by Neil Williamson
me tell you about ghosts.
believe in them. In my youth I saw too much fakery where the
spirit world was concerned to have any doubts. Even if I choose
the supernatural explanation of what we saw that last time, and
take as more than coincidence what followed, I still require
further evidence. And no matter how hard I have prayed for it
over the years since, it has never come.
Séances, in those days, were the talk of the steamie, and Glasgow had a
level of spiritualist activity approaching a small industry. It
had been three years since the end of the Great War, and the
nexts of kin were still groping around in a sort of muddled
communal grief for a clue, a hint, an inkling to the whereabouts
of all those husbands and fathers and sons who had disappeared
in the muddy fields of Europe, turning to whatever means they
could find to provide them with something approaching closure.
The ones who came back were little use, cold and iron-faced men
who preferred to batter their frustrations like bullets into the
rivet holes of the great ships or scribble their memories on
plate steel in hot, unreadable welds. The kirk offered comfort
only for those who knew for certain the fate of their men. So,
it was to the spiritualist churches, the travelling mediums on
their borough hall tours, and the furtive parlour séances that
many turned in search of their ghosts.
sister was one such lost soul. Her husband, John, was one of the
thousands who simply never returned from the Somme, and in the
inconclusive limbo that followed, while the rest of the country
picked itself up and went forward, Margaret developed an
unhealthy addiction to séance meetings. To begin with I attended
a few of these evenings. They were entertaining enough in their
own way, but the novelty quickly wore off. I don’t know which I
found more distasteful: the obvious parlour tricks employed by
the various practitioners she invited to the house on Partick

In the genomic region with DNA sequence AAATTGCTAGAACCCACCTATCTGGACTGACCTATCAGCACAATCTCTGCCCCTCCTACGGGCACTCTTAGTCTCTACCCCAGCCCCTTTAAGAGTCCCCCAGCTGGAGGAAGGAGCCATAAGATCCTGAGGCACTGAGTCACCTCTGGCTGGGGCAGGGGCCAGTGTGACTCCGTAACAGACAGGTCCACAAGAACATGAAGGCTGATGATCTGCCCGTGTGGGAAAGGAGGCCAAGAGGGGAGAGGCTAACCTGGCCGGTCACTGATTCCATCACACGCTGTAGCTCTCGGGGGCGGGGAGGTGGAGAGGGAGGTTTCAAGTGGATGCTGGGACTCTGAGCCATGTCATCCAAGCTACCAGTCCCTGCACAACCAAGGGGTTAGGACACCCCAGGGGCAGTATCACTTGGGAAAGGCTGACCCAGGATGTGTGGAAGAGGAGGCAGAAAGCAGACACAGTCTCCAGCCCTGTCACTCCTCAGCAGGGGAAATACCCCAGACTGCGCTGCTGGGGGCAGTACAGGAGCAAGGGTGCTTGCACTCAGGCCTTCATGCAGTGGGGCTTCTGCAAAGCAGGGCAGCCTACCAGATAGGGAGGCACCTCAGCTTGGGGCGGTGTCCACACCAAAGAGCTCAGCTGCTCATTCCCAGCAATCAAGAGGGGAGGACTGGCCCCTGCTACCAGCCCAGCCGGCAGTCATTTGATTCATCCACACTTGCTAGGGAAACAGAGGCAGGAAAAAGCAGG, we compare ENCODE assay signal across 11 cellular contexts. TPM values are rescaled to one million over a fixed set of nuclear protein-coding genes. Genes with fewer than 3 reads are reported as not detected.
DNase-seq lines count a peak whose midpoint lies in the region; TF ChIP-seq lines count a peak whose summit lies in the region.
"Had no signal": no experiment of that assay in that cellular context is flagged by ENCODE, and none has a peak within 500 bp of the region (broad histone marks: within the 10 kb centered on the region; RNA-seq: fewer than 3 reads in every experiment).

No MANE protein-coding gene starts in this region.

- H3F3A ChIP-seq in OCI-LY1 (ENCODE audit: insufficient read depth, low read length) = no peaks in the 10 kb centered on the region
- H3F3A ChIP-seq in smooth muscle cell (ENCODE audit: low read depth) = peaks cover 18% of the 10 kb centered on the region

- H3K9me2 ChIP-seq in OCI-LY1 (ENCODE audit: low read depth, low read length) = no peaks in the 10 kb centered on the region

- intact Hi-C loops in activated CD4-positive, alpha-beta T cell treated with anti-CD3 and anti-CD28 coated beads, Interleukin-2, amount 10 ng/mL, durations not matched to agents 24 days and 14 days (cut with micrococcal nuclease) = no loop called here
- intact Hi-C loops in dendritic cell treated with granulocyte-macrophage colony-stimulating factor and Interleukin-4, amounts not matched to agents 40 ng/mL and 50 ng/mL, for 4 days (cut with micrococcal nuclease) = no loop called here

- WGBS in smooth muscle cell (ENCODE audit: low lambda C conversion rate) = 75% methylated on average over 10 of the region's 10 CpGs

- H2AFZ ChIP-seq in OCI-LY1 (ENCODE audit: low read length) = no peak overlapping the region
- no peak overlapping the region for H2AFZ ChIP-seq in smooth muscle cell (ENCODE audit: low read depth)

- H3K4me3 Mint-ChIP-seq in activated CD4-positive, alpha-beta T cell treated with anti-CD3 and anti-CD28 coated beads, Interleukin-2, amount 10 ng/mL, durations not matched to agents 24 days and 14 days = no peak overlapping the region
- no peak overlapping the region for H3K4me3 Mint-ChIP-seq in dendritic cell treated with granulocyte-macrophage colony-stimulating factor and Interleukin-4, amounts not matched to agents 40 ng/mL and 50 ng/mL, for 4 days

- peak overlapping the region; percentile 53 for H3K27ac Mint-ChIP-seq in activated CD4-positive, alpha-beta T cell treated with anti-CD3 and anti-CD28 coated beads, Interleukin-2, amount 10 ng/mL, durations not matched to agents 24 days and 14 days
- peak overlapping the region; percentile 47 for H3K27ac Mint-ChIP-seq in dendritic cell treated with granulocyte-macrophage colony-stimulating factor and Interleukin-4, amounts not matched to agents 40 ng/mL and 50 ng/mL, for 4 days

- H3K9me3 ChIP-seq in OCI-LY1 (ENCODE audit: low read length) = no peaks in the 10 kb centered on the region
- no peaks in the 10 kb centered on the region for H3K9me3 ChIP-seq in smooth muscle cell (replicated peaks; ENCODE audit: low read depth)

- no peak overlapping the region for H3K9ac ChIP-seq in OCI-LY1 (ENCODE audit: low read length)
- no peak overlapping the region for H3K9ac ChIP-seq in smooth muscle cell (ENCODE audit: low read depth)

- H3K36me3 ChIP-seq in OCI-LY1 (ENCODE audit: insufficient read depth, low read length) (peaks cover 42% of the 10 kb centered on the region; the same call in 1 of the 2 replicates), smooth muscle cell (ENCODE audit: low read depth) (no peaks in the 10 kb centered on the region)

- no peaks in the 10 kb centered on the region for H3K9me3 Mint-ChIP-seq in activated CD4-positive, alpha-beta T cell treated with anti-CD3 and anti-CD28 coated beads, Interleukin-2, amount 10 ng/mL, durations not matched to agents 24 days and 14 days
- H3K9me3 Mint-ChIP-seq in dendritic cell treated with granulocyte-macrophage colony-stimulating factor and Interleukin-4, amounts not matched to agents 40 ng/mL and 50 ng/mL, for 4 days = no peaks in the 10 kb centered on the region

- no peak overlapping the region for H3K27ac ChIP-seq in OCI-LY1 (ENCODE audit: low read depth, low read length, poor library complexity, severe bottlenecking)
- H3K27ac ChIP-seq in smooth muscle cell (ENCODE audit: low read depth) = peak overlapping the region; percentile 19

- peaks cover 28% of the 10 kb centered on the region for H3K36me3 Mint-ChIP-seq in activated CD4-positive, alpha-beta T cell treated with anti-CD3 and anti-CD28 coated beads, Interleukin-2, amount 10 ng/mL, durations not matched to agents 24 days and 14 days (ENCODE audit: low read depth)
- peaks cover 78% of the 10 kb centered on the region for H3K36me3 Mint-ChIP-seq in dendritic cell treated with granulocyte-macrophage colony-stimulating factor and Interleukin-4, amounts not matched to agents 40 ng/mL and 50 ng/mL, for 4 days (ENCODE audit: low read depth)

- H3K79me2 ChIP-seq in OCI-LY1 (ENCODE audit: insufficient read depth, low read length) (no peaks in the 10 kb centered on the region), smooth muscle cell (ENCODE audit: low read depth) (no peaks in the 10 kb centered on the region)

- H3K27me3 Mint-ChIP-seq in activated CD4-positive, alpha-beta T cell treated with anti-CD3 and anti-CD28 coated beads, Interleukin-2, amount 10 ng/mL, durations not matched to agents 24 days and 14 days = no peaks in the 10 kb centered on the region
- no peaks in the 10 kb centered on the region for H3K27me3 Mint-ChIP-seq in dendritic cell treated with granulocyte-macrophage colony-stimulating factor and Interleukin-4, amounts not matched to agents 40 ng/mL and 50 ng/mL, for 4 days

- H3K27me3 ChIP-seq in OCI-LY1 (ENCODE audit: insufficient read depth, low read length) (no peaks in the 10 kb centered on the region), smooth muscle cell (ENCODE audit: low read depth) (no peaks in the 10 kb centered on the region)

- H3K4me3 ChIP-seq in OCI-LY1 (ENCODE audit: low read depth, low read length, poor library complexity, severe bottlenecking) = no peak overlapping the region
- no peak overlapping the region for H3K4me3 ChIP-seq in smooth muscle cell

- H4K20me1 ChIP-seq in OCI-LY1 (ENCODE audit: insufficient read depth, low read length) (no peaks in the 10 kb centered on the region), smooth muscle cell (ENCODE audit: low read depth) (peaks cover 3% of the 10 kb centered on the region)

Hill, or the sincerity with which she and her cronies professed
to believe it all. That they were truly able to converse with
their lost ones in the spirit world. A frustratingly vague
practice it was, a fog of mystery threaded through with just
enough teases and glimpses to feed the needy audience. It was
easy to see how the table-knockers and conjurers kept the repeat
no coincidence that I began visiting my sister less often around
the time I fell in love with Helen. Helen was the perfect
antidote to the post-war depression. She was bright and
beautiful, and filled with an optimism for the future that, if
others could not quite see yet what she founded it on, they
could still not help but be infected by it. By comparison,
Margaret’s stubborn adherence to the past was dispiriting to say
happened, the day we visited her to announce our engagement, she
was having yet another of her séances.
will stay?” Her face was pale enough against her sombre dress
that it occurred to me that her obsession with the spirit world
was drawing her nearer to the wraiths than them to her. “This Mr
Gilfillan has a new technique that is said to work wonders.”
disappointed, and perhaps a little angry, that she chose to
indulge her obsession than help us celebrate our good news. I
was of a mind to curtail our visit, but Helen’s eyes brightened
at the mention of a séance.
please, Bert,” she said. “I’ve always wanted to try this.
Please, let’s stay.”
difficult to tell whether Margaret found such vibrant enthusiasm
appropriate, but I could see that it was important to her to
have me there. After all, I was the only other person that had
known John well enough to be able to corroborate his appearance,
should such a miracle transpire.
was that an hour later we found ourselves sitting around the
dining room table. The other guests that had arrived in the
interim, Margaret’s hard core séance circle, perched among us
like a flock of dapper crows, each with a thimble of fino and a
funereal air that made me want to scream.